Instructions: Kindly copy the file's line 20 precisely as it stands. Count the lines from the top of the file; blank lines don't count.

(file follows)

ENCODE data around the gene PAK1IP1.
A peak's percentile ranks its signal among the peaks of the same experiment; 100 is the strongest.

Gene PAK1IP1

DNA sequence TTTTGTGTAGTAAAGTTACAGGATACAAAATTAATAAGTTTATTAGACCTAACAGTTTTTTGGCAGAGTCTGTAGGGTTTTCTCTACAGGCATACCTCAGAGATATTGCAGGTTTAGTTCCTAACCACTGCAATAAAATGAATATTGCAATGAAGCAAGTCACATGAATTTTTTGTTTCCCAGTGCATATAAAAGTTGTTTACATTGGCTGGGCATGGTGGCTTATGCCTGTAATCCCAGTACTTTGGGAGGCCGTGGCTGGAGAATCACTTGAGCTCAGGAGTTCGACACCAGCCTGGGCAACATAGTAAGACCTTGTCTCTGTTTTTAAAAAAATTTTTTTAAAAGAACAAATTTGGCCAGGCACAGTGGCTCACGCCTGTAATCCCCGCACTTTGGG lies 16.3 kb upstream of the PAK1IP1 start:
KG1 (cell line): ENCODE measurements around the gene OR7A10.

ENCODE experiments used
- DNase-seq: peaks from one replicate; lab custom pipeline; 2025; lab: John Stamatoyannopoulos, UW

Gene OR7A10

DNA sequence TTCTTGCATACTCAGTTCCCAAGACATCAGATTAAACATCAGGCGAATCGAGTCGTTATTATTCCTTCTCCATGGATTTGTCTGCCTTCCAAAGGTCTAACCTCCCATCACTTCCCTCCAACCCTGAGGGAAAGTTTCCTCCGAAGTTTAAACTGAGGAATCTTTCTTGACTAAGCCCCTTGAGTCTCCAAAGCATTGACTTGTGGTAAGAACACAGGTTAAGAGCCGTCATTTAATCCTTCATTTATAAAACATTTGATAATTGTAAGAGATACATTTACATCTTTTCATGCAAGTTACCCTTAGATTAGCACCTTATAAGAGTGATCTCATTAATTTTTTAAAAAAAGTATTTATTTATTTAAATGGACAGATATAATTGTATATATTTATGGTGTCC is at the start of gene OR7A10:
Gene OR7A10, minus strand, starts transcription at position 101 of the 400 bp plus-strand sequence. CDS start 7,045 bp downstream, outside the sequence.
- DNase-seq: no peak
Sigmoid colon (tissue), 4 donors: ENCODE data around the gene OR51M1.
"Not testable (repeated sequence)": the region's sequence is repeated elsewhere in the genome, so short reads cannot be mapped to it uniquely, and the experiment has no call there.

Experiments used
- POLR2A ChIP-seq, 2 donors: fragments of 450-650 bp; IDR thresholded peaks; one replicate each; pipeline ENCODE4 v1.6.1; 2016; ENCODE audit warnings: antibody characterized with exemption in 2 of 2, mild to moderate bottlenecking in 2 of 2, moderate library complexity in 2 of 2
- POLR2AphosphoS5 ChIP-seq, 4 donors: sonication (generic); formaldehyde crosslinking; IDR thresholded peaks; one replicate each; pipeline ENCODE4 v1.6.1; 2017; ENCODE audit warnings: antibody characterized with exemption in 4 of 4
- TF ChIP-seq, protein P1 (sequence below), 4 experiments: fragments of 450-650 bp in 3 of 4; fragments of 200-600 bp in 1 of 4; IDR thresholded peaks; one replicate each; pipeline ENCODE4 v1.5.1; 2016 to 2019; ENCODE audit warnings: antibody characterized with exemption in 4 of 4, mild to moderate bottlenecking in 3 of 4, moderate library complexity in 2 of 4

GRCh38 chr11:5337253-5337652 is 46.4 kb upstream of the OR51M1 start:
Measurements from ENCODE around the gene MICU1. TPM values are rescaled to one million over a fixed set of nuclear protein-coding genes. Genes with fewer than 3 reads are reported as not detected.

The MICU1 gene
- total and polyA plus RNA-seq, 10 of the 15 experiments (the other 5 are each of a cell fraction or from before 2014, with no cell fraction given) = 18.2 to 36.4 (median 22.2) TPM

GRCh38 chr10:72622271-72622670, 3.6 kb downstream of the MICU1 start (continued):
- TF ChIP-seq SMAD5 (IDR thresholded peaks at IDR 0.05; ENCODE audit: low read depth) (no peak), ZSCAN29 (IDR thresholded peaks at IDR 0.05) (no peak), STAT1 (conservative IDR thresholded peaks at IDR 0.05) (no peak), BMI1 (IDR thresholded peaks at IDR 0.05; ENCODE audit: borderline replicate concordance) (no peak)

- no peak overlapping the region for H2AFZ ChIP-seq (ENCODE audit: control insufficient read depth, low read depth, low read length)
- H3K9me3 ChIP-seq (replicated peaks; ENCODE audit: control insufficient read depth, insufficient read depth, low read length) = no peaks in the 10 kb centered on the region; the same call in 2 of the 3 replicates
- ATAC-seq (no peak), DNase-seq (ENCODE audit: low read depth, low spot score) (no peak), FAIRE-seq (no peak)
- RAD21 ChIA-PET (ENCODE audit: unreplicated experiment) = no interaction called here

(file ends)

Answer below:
The MICU1 gene